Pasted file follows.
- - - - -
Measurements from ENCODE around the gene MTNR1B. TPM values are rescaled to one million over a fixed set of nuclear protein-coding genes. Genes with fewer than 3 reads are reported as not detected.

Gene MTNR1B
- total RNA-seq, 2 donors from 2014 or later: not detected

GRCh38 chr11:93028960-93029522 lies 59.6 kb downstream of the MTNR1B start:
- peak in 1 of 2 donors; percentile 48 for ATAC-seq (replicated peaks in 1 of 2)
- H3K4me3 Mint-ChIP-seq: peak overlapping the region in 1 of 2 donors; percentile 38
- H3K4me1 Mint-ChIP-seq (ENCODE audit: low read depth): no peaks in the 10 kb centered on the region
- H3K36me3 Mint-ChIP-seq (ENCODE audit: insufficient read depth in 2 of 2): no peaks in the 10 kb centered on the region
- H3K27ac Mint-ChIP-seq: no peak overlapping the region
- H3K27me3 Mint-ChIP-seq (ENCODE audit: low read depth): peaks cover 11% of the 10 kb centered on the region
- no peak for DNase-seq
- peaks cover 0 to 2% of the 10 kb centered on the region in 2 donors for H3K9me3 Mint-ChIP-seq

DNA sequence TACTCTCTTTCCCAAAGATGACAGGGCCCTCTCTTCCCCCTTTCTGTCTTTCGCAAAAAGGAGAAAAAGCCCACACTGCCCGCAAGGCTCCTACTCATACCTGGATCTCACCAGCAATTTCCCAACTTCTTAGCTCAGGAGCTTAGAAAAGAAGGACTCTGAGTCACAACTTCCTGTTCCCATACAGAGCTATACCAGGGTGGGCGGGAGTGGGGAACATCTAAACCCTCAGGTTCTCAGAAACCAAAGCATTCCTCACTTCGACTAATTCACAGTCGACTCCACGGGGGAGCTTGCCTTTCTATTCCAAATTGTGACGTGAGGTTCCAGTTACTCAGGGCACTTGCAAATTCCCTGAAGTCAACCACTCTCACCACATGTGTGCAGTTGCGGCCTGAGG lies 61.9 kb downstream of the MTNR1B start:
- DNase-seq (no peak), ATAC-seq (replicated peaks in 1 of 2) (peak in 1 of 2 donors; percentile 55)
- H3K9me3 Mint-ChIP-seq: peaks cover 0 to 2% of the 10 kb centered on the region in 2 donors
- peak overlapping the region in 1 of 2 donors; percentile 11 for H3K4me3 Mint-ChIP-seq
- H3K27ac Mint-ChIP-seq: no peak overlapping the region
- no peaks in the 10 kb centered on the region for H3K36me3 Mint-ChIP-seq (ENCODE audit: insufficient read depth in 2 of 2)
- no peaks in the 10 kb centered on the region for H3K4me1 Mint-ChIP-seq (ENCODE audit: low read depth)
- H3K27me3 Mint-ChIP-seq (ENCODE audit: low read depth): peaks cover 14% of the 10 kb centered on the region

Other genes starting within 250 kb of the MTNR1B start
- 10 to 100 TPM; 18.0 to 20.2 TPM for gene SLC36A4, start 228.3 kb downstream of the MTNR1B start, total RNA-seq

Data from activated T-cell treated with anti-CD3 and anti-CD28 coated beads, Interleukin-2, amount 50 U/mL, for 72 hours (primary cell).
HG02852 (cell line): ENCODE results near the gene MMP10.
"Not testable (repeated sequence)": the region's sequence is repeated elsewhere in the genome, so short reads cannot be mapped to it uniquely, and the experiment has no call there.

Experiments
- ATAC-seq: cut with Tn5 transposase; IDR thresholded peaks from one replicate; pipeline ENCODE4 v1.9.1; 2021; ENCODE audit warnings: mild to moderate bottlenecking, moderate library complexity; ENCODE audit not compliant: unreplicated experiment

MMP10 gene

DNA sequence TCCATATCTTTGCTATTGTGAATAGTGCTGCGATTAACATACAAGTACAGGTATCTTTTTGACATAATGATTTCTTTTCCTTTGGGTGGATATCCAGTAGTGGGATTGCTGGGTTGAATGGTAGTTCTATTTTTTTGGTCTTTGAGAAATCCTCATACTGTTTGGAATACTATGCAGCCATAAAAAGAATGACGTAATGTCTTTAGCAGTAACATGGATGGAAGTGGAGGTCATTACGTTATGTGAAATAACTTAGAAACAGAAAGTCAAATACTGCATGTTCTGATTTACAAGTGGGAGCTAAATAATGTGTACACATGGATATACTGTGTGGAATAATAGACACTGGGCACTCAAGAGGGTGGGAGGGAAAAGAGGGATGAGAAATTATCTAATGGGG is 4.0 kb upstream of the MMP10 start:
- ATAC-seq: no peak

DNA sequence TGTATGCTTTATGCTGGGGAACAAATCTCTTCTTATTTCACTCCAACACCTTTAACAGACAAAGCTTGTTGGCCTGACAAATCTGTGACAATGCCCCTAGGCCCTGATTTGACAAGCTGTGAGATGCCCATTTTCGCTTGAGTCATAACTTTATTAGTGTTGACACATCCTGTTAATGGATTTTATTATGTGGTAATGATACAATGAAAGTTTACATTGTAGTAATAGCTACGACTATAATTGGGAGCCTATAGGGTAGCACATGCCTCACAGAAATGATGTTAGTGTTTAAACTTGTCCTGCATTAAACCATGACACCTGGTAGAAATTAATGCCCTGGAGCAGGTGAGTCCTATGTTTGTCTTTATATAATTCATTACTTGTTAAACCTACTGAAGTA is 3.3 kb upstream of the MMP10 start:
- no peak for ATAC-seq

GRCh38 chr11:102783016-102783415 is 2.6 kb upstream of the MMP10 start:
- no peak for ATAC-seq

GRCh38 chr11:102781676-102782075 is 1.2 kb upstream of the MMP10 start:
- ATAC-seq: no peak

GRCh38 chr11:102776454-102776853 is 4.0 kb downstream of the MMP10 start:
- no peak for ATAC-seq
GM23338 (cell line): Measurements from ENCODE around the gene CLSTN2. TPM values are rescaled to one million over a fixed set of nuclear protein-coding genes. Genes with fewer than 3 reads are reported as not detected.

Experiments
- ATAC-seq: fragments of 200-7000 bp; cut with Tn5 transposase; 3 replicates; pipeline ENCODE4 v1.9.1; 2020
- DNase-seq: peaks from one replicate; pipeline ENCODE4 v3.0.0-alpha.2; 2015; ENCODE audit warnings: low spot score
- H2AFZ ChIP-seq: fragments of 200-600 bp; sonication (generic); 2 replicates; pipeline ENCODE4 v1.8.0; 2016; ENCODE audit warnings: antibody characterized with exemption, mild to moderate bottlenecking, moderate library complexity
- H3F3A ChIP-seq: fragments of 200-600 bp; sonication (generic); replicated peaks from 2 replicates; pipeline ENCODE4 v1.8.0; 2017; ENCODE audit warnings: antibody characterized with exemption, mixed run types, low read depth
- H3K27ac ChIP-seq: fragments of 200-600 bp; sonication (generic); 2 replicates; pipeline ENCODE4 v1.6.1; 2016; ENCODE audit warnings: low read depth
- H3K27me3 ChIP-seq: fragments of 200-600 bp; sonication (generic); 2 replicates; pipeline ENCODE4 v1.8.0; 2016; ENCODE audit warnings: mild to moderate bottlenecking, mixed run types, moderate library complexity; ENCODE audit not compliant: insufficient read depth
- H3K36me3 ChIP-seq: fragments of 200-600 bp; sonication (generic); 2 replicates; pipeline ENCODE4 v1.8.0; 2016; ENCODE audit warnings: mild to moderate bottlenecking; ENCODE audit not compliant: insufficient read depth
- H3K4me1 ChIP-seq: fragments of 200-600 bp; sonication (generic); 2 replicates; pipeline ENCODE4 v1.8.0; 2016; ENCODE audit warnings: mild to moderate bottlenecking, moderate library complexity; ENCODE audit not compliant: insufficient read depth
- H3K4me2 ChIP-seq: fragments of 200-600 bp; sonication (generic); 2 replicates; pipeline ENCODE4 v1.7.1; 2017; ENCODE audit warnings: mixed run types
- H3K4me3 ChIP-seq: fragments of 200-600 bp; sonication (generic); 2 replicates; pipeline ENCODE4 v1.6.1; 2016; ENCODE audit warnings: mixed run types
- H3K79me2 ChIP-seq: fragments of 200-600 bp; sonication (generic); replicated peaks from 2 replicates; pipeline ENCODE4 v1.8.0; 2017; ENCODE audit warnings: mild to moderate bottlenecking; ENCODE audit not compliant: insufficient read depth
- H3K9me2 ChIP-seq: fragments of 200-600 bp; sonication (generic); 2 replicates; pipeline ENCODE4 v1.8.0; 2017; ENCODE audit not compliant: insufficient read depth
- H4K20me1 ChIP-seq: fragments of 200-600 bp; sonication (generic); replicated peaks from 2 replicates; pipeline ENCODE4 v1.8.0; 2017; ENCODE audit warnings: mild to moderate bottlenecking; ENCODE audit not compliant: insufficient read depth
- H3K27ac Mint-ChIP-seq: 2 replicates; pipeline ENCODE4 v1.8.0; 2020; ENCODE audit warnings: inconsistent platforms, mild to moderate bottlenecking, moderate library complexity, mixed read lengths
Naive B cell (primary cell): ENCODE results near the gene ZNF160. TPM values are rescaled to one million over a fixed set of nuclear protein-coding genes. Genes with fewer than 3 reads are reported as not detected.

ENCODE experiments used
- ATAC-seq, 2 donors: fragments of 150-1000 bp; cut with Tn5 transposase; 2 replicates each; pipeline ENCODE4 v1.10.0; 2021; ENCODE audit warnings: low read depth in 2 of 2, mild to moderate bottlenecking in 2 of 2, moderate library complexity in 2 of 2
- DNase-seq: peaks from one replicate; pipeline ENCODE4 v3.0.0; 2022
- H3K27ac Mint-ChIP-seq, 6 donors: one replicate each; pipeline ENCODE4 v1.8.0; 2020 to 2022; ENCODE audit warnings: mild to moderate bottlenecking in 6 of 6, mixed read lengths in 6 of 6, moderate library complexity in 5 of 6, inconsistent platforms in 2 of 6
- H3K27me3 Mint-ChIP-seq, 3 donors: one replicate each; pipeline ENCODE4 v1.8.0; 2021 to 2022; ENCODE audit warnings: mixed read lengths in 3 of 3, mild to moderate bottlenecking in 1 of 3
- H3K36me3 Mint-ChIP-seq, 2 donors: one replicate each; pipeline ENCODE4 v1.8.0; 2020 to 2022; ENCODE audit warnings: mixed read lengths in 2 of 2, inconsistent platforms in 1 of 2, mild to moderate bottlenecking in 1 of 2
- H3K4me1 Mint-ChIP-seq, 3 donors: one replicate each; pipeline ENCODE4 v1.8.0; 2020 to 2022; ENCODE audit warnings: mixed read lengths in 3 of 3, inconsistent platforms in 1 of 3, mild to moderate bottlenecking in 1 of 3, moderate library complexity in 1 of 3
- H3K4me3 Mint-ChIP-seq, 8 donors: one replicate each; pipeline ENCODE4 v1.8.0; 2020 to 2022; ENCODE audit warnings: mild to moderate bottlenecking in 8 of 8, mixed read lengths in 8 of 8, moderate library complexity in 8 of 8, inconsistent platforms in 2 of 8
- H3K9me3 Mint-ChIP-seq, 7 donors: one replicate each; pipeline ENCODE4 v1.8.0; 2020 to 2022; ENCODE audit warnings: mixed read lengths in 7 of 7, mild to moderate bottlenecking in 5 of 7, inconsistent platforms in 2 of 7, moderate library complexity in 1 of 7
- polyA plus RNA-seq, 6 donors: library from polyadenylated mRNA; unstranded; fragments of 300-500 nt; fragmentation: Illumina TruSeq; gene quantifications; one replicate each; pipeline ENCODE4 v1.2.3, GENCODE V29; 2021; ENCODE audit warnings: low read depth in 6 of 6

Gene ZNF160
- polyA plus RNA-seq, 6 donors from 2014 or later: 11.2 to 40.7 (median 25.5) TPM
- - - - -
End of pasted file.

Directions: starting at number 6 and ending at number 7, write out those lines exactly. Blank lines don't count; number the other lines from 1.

- H3K4me3 Mint-ChIP-seq: peak overlapping the region in 1 of 2 donors; percentile 38
- H3K4me1 Mint-ChIP-seq (ENCODE audit: low read depth): no peaks in the 10 kb centered on the region